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The formula for a championship contending team includes having a mix of superstars, veterans, and young players on rookie scale contracts. The young guns are just as important as the other two types because they allow the team to have contributing players on relatively cheap contracts.

Kuzma, Hart, Zubac, Svi,  and Wagner all are making less then $2M each this season. This is a tremendous value as several of these players will likely earn $10M+ contracts once their rookie deals expire in a few years. For example, Kentavious Caldwell-Pope is pulling in $12M this year. While he’s a great addition to the team, the rookie scale contracts are a steal in comparison. Former Laker Julius Randle is making just under $9M this year.

When making trades, the total salaries of traded players must be roughly the same. (The exception to this is when a team is under the cap and can absorb a trade without going over the cap.) That makes trading young players on rookie scale deals a challenge. How would the Lakers ever get equal value if they traded Hart and Kuzma, with a combined salary of less then $4M? It’s simply not possible. That’s part of the reason why they are still on the roster. Their contracts are almost as valuable as their talent.

KCP
Photo Credit: Stephen R. Sylvanie – USA TODAY Sports

So it’s safe to say, none of the young Lakers are going anywhere unless it’s as a sweetener in a trade for an All-NBA level talent. Lonzo Ball and Brandon Ingram are slightly more tradeable at $8.7M and $7.2M, but the same concept applies. Their value is more then just their talent, it’s also their relatively cheap rookie scale contracts.

We all know LeBron James will never be traded, so besides Luol Deng, the only tradeable players left are the new additions: KCP at $12M, Rondo at $9M, Stephenson at $4.5M, McGee at $2.4M, and Beasley at $2.1M. Magic and Rob were smart to give them all 1-year deals. Not only does this maintain cap flexibility for next year when Durant, Thompson, Leonard, Butler, and Cousins will be free agents…it also creates multiple trade assets in the form of five expiring contracts. Ivica Zubac is also on an expiring contract as he’s currently on the last year of his rookie scale deal.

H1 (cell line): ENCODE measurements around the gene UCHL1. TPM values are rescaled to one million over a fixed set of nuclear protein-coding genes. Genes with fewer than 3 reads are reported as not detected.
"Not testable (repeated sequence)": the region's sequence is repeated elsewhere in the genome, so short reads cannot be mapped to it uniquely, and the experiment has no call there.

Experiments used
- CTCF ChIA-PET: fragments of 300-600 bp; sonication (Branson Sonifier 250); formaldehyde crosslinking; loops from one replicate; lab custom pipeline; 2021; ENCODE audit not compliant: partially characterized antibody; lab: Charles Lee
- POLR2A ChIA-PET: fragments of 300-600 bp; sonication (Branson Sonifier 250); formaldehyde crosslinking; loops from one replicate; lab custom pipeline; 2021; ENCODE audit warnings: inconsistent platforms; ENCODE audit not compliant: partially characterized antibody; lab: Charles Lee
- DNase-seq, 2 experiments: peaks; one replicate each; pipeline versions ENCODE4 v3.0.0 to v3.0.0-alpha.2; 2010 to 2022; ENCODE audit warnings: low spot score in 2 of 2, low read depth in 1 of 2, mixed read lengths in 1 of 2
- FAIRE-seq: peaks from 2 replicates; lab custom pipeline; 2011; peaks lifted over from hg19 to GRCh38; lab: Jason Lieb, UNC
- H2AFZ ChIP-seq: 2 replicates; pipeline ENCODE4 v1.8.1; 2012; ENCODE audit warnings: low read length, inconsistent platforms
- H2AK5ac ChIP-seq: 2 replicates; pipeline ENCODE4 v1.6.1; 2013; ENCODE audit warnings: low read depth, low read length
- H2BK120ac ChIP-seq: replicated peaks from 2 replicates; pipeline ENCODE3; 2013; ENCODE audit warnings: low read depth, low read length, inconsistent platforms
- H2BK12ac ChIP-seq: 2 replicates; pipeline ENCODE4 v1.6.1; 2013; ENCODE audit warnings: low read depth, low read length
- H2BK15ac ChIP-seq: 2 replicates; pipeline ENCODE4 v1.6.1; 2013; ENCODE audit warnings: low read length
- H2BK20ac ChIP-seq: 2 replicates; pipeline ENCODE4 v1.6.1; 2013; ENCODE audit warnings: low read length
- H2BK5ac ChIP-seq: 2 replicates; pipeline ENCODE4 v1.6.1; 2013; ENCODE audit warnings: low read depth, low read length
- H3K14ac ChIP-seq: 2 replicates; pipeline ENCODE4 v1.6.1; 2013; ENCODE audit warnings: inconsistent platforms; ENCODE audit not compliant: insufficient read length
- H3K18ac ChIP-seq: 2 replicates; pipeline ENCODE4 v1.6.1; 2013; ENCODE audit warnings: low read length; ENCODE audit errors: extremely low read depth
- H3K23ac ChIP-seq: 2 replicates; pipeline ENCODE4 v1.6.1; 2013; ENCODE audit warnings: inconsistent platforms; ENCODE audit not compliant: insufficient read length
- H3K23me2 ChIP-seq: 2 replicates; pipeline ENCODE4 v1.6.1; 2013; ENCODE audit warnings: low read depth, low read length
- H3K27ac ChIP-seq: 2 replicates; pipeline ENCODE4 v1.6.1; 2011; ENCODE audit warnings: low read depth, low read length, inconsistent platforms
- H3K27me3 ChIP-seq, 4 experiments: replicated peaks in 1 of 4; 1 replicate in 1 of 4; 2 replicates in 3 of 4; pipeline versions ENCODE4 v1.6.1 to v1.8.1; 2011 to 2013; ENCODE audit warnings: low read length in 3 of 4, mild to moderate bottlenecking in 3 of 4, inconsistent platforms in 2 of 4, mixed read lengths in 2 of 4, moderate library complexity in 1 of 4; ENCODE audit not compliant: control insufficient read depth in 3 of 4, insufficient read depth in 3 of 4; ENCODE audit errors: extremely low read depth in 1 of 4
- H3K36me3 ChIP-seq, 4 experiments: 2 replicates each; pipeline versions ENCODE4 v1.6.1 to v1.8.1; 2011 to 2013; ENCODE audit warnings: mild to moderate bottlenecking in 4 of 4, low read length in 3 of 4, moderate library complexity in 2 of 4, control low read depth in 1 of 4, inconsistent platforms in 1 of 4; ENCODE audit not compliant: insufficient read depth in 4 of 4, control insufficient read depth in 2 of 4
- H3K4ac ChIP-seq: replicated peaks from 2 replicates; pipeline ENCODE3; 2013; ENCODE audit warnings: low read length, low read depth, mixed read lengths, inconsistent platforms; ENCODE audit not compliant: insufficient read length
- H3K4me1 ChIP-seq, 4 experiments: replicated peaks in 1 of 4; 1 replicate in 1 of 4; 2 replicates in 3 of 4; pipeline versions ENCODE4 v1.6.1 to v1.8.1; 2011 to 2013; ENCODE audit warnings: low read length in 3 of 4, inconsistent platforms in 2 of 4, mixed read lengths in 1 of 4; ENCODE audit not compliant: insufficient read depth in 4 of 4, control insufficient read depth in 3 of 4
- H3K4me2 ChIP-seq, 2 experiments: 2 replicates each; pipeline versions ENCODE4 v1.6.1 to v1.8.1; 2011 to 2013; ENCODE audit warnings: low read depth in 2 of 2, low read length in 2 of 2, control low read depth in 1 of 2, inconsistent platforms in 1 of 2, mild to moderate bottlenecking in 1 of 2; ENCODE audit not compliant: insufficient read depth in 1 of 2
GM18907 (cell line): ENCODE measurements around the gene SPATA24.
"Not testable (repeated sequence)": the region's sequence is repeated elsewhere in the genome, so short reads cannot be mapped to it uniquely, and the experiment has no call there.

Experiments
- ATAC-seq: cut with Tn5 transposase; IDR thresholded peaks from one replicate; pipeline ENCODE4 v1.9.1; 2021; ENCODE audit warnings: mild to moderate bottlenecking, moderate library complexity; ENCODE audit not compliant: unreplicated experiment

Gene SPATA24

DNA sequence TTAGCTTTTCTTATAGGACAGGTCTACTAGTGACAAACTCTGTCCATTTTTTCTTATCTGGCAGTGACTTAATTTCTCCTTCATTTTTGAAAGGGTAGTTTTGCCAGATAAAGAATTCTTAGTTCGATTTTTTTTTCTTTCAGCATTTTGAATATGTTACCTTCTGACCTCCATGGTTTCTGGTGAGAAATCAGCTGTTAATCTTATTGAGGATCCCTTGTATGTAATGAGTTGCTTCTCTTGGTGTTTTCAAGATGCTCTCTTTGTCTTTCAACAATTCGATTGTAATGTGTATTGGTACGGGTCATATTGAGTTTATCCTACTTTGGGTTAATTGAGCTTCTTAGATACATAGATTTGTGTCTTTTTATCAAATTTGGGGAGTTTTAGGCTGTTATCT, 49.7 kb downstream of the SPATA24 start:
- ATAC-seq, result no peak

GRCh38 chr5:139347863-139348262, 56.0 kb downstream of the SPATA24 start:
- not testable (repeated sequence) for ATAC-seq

If the trade deadline comes around and there’s a team out there that’s suddenly ready to switch to a tanking strategy, the Lakers are in a good position to acquire someone at a discount. Of course, if the Lakers trade for a player with multiple years left on their deal, he would have to be a game changer. While unlikely, at least the option is there without having to trade any of the young core, who would all be undervalued in a trade due their rookie scale contracts.

Another type of trade asset is a future draft pick. Late first round picks are hard to get right, as they sometimes end up becoming career bench players. However, the Lakers scouting department has been on fire recently, making draft day trades in 2017 for gems such as F Kyle Kuzma (27th overall), and SG/SF Josh Hart (30th overall). This year, they selected 7’ PF Moe Wagner at 25, and SG Svi Mykhailiuk at 47. Both of them were drafted for their shooting potential. With this type of recent success at the draft, trading draft picks isn’t ideal either unless they’re used as sweeteners packaged with some of the expiring contracts mentioned earlier.

The final and most difficult to move trade piece is Luol Deng. He’s got a monster contract that will only be movable next season when he’ll have an expiring contract of $18M. Even then, it’s going to be extremely difficult to find a trade partner willing to take on his salary. The only hope would be to find a team looking to salary dump an All-Star caliber player with multiple years left on their deal, but don’t hold your breath.

If the Lakers do make a trade this year, you can bet it’s going to involve a combination of KCP, Rondo, Stephenson, McGee, Beasley, Zubac, and possibly a draft pick or two. Check out Magic’s comments last February about a potential Deng trade:


Contact Ryan Ramsey on Twitter @DoubleR818

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